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The Badger Herald

Independent Student Newspaper Since 1969

The Badger Herald

Independent Student Newspaper Since 1969

The Badger Herald

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Professor analysis: Factors involved in minority retention

Minority groups increased their enrollment at U.S. colleges during the ’90s, but Hispanics and blacks lagged behind Asian Americans and whites in graduating.

The report, released by the American Council on Education, found minority enrollment increased 48 percent in the 1990s.

Minorities make up 28 percent of the entire undergraduate-enrollment population, but account for only 21.8 percent of graduates.

The council called for a national effort to improve the success of minorities in higher education and urged its members to ready minorities at the middle and high school levels for college.

“Retention of low-income and minority students is an ongoing issue,” said Michael Fultz, a professor of educational policy studies at the University of Wisconsin. “A number of universities, including UW, have a variety of programs to try to increase retention. It’s a very difficult issue to try to address.”

Fultz said there are other factors that affect retention and agreed with the council’s recommendations on when college preparation should begin.

“Any number of social issues factor into retention, including campus climate and economic factors,” Fultz said. “There are a number of ways to address the issue, though, many of which might take place at the pre-college level.”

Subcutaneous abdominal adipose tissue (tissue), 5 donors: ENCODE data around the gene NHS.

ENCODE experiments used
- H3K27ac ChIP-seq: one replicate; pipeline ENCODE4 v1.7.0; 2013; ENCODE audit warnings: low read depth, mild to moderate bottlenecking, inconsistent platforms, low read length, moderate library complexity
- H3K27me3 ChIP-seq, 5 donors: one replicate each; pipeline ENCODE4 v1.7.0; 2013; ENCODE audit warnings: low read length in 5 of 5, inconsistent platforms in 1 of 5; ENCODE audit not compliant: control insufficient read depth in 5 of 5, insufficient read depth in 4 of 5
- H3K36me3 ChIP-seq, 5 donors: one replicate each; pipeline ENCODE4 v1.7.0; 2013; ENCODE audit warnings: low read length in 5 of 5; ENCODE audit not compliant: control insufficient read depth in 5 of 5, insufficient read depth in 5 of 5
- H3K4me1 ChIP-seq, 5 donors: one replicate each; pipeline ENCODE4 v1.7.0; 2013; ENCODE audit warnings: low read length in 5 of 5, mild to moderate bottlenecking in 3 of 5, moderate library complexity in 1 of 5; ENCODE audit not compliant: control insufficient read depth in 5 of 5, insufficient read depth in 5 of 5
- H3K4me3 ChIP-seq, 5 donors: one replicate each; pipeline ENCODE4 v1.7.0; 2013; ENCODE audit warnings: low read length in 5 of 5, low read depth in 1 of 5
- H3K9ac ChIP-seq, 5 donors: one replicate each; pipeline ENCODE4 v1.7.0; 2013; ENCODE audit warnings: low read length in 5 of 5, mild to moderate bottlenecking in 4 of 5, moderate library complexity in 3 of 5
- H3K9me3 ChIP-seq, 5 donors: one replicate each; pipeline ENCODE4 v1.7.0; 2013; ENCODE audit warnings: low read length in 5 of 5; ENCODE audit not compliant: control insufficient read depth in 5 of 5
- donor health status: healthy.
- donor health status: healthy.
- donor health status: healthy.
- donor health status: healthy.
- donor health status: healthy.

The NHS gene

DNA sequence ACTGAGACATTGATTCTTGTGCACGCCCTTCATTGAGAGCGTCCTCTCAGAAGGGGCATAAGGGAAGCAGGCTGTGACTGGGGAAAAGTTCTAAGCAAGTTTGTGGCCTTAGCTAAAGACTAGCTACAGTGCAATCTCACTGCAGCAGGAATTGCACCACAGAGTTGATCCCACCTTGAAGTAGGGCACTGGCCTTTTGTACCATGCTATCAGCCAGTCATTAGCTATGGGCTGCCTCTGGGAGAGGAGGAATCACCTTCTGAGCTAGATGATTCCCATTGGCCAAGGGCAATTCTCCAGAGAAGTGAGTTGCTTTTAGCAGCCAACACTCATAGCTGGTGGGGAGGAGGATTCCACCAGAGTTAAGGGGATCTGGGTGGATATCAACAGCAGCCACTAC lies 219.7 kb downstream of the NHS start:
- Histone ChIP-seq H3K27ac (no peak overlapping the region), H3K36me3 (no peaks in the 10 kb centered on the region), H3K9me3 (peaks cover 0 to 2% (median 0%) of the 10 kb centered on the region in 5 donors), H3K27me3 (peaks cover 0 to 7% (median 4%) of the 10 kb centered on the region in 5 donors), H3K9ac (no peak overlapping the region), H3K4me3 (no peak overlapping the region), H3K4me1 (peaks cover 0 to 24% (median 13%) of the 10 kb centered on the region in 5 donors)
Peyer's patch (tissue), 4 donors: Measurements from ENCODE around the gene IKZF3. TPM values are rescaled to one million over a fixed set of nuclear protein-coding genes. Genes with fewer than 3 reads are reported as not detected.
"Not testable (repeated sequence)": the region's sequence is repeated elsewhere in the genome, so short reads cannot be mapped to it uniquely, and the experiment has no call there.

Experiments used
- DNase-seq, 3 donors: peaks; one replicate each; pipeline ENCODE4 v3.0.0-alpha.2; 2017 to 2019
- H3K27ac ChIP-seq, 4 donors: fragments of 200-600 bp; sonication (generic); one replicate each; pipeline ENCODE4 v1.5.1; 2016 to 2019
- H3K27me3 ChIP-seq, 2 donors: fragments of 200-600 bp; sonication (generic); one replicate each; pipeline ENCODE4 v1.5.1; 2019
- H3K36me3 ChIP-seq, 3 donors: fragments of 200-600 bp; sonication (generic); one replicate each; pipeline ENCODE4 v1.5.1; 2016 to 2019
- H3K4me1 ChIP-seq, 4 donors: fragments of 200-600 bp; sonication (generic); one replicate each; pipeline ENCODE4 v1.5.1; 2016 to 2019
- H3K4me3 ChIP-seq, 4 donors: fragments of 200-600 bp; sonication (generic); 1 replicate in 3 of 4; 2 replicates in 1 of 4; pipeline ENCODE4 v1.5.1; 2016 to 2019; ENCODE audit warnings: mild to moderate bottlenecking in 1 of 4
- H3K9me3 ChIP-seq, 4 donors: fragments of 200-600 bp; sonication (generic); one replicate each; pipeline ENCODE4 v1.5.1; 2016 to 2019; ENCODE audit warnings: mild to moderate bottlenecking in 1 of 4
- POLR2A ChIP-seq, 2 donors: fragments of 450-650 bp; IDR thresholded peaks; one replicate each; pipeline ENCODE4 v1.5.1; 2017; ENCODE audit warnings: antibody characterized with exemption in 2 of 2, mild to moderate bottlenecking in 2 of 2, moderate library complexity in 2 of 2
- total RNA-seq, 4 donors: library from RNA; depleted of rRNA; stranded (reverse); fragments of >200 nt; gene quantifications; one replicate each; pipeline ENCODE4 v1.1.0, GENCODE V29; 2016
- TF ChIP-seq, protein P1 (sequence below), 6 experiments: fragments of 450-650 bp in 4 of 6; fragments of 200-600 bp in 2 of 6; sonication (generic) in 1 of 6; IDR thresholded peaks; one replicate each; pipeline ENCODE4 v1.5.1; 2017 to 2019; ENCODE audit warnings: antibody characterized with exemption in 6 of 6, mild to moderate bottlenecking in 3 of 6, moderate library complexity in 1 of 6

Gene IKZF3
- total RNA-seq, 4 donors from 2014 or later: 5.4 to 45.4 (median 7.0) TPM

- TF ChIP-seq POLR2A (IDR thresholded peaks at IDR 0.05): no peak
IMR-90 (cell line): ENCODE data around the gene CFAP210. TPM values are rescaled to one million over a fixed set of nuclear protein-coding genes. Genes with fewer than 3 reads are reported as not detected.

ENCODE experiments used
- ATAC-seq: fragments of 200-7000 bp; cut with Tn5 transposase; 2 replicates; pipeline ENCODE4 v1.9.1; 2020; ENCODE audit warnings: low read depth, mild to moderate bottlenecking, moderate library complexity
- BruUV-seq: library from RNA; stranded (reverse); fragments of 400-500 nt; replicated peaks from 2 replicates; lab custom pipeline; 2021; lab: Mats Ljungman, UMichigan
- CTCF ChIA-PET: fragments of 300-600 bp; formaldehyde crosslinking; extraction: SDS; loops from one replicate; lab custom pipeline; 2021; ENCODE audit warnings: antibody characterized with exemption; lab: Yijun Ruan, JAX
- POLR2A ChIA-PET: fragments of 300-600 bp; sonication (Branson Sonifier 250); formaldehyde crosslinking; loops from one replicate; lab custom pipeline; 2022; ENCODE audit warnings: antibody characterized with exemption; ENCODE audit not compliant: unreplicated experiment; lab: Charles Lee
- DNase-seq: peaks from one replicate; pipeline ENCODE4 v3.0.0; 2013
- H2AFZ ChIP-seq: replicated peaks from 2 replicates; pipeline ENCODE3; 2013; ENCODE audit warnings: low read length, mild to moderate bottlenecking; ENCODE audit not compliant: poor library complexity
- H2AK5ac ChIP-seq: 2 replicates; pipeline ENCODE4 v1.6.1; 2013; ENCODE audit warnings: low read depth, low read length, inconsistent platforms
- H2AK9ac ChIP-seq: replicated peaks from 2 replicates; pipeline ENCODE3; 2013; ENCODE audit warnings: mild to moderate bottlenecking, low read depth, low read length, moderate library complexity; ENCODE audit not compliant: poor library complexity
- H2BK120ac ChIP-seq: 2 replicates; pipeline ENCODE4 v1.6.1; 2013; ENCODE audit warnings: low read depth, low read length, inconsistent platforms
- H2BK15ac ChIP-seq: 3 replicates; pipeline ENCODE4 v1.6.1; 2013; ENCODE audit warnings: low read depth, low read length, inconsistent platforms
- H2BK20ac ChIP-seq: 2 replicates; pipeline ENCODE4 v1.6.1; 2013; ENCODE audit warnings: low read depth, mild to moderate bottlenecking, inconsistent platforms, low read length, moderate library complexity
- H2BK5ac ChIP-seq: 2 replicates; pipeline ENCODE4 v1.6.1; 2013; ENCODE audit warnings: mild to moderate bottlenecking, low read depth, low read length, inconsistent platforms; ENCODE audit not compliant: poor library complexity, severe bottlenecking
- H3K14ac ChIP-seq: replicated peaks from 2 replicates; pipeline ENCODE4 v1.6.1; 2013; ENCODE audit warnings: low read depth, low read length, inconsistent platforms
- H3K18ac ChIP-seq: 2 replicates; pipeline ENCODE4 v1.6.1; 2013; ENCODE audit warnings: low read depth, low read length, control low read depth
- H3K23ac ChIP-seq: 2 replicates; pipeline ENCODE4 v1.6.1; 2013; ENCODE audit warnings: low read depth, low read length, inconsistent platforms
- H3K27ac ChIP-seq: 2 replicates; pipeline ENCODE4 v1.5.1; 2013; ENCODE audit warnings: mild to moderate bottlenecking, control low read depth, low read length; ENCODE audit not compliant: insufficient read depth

The report also found a gender gap between black men and women. Attendance for black women under the age of 25 increased from just under 40 percent to 43.9 percent but declined for men from 39 percent to 33.8 percent.

The report also noted the gender gap among blacks increased from one percent to 10 percent.

Aaron Brower, a professor of social work at UW, said retention rates are looked at on a national level and that minorities are not the only ones displaying this trend.

“When they talk about retention rates, they talk about averages across the entire United States. The range of retention rates changes considerably,” Brower said. “What’s happening, and it’s true for everyone, is that now there are many more students going to college. Going to college is kind of like going to high school was a generation ago.

“Somewhere in the neighborhood of 70 percent of all college-age people are going to college. And that number is going up, and as that number goes up, the dropout rates go up as well.”

Brower said the report is in contrast to what is occurring at UW, where retention rates of minorities are increasing.

“National retention rates include community colleges, regional colleges, places like Upper Iowa University, which is a correspondence-type college, and, in addition, places like Madison, Princeton and Berkeley,” Brower said. “Retention rates are actually going up at colleges like UW.”

According to a minority enrollment report by UW’s Registrar’s Office, black undergraduates comprised only 593 of the total undergraduate enrollment of 29,861, while Hispanics numbered slightly higher at 601.

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